“These people do not have any respect for human life and a highly educated man in the district who struggled to develop human resource in a least developed district of Enga,” Lakari said.
He said he was notified of the killing around 3pm and he quickly dispatched his men to Kompiam to monitor the situation and prevent tribal fighting.
Lakari said police urged Mondo’s relatives not to take the law into their own hands and allow police to investigate and deal with the offenders.
Police presence was beefed up on Saturday, together with the criminal investigation officers, to watch over funeral arrangements.
Lakari has appealed to Poreyalum tribal leaders to hand over the killers.
By JEFFREY ELAPA
ARMED security guards and police reservists at the Porgera gold mine in Enga have been blamed for the death a landowner and the wounding of another last week, The National reports.
Police have confirmed receiving news of the death and shooting but could not give further details as investigations were continuing.
Reports alleged that the landowner was killed inside the mine site and his body dumped outside the camp last Thursday.
He was yet to receive a report from the local police force in Porgera.
Acting Porgera police station commander Snr Sgt Poko Itapa confirmed the killing and shooting but could not say much because investigations were continuing.
He said a landowner chief was allegedly shot by security guards as villagers fronted up at the company gate to inquire about the death of their relative.
Landowner chairman Mark Tony Ekepa told The National in a phone interview that relatives of the victim had protested outside the community affairs office last Friday at about midday.
However, he claimed Barricks security guards fired into the crowd and wounded Nixon Mangape, the chief landowner and chairman of Porgera Development Authority.
He said Mangape was trying to control the crowd and was not involved in the protest.
Police said that the empty bullet shells were found at the site of the shooting and were tendered in as evidence.
He also confirmed that a body, found near the mine site, was brought to the hospital prior to the shooting but declined to comment further.
He said a post-mortem and x-ray results indicated a fractured neck bone and believed that the person could have died from blunt trauma, particularly caused by blunts things like sticks, metal or rocks.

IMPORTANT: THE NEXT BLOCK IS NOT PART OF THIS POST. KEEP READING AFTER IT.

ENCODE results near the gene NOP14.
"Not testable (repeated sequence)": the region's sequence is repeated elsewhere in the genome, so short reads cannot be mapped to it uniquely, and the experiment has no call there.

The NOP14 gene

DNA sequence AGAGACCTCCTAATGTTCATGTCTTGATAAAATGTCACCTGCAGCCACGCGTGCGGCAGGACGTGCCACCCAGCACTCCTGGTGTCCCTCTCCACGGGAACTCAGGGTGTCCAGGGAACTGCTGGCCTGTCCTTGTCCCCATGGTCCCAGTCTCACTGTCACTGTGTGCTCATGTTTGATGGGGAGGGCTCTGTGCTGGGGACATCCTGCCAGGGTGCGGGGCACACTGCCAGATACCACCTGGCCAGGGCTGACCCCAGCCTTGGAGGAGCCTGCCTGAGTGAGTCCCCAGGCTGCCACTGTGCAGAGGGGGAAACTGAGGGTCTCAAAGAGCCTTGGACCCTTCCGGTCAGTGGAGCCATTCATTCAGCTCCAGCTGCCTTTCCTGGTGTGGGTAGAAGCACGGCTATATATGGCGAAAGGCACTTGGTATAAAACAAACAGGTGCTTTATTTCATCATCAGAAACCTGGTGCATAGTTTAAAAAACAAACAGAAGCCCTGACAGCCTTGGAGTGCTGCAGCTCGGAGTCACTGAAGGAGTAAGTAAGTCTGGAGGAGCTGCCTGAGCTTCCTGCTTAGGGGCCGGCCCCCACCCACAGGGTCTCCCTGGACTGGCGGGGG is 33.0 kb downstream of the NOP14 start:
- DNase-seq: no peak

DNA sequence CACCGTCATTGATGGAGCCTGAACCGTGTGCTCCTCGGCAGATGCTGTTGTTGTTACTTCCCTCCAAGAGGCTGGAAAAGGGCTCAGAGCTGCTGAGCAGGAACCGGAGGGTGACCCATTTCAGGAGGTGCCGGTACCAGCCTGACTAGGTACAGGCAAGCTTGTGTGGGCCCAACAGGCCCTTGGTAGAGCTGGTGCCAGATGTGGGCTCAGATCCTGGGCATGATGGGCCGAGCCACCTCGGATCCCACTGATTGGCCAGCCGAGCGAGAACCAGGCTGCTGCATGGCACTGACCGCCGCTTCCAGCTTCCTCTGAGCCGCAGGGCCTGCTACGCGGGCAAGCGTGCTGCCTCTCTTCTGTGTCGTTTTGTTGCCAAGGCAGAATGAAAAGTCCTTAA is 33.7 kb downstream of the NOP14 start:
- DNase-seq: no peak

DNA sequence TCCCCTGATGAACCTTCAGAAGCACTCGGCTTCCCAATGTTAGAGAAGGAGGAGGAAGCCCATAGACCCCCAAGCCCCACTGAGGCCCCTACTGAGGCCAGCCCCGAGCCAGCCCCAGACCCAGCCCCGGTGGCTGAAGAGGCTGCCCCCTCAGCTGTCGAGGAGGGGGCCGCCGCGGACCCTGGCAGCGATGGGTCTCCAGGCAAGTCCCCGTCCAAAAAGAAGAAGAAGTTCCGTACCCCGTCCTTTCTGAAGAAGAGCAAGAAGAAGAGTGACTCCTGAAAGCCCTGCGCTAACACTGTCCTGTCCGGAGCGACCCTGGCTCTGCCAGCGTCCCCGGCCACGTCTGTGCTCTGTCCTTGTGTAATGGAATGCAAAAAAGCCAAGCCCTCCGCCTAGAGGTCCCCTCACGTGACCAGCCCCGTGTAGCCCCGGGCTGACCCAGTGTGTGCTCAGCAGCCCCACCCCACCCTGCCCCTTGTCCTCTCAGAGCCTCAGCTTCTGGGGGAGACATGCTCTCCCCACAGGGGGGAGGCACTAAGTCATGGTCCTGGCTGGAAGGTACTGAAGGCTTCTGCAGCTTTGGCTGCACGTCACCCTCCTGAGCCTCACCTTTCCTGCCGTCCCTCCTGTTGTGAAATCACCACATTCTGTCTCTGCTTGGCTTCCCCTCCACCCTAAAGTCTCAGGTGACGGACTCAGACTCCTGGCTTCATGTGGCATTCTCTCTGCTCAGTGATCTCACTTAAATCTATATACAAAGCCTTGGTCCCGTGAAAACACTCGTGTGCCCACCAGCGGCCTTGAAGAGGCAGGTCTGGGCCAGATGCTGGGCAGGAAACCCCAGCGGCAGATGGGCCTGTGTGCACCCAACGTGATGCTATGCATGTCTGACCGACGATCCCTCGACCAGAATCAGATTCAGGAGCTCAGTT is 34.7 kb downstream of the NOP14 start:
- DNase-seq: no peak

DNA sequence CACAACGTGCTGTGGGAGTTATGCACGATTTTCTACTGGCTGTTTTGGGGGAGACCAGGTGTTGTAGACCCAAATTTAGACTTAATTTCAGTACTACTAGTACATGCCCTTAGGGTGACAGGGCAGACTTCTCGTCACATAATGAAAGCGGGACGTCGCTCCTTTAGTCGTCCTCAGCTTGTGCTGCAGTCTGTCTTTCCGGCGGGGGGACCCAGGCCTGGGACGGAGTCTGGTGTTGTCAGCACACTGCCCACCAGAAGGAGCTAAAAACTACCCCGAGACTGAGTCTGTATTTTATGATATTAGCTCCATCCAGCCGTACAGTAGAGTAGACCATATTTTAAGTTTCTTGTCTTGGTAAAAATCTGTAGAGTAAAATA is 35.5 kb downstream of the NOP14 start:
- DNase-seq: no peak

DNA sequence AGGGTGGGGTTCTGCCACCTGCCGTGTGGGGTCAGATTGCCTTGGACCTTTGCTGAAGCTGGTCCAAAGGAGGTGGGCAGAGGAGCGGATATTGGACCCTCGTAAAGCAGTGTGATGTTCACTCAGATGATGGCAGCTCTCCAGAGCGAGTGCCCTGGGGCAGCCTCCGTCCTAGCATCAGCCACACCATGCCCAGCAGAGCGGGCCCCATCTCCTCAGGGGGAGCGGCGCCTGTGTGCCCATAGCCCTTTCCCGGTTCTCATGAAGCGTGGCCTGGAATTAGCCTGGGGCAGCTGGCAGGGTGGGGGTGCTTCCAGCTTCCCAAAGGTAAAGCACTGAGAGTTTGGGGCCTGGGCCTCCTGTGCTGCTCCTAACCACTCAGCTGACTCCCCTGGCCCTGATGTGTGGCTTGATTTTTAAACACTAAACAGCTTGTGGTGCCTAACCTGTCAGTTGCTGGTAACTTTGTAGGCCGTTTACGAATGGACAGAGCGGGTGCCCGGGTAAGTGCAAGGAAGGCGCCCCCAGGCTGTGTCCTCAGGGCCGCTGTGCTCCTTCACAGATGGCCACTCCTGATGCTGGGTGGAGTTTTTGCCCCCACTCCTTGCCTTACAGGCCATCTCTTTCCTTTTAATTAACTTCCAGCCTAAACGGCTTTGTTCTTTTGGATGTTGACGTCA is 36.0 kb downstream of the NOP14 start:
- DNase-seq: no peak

The landowners said last Friday’s incident was not the first involving live bullets.
They said that numerous complaints had been lodged with the PNG government, the UN Human Rights Commission that included various reputable institutions around the globe.
“Shooting to death of defenceless landowners is serious human rights abuse.
“Therefore, the Porgera Landowners Association calls on the PNG government and local NGOs to investigate the shooting and to allow law to take its course,” Ekepa said.
By PEARSON KOLO
BANK South Pacific workers nationwide are expected to continue their strike today despite a court order by the bank’s management declaring the industrial action illegal, The National reports.
The strike has already threatened all electronic banking systems with no bank officers available to attend to them.
Long queues were seen in all Bank South Pacific branches in
Customers are expected to brace for a total blackout today.
Last Friday, more than 500 BSP staff in
The presidents of the union bodies joined in and called for the sacking of BSP CEO Ian Clyne, saying he had turned a blind eye on the issue and gone overseas and had not taken part in the negotiations.
PNGTUC president Michael Malabag, who is also the president of the Public Employees Association said one of their calls was to call for the termination of BSP CEO.
Malabag’s call for Clyne’s sacking received wide applause from the striking workers.
Malabag and PNGTUC general secretary John Paska voiced strong words of encouragement among the striking bankers as reports circulated that the BSP management had issued instructions to the police to arrest the striking workers.
Malabag said the fight was legal as legitimate processes were followed with the sister unions stepping in when it was absolutely necessary.
He urged the workers to persist until they got what they wanted while room for negotiation was open.
“The biggest shareholders are the workers themselves; you can’t sack the workers who are shareholders. Do not fear intimidation and threats of sacking.”
The union asked BSP board chairman Noreo Beangke to step in and address the issue
The BSP workers numbering more than 1,000 walked off their jobs last Thursday with a good number camping at the TUC headquarters last Friday.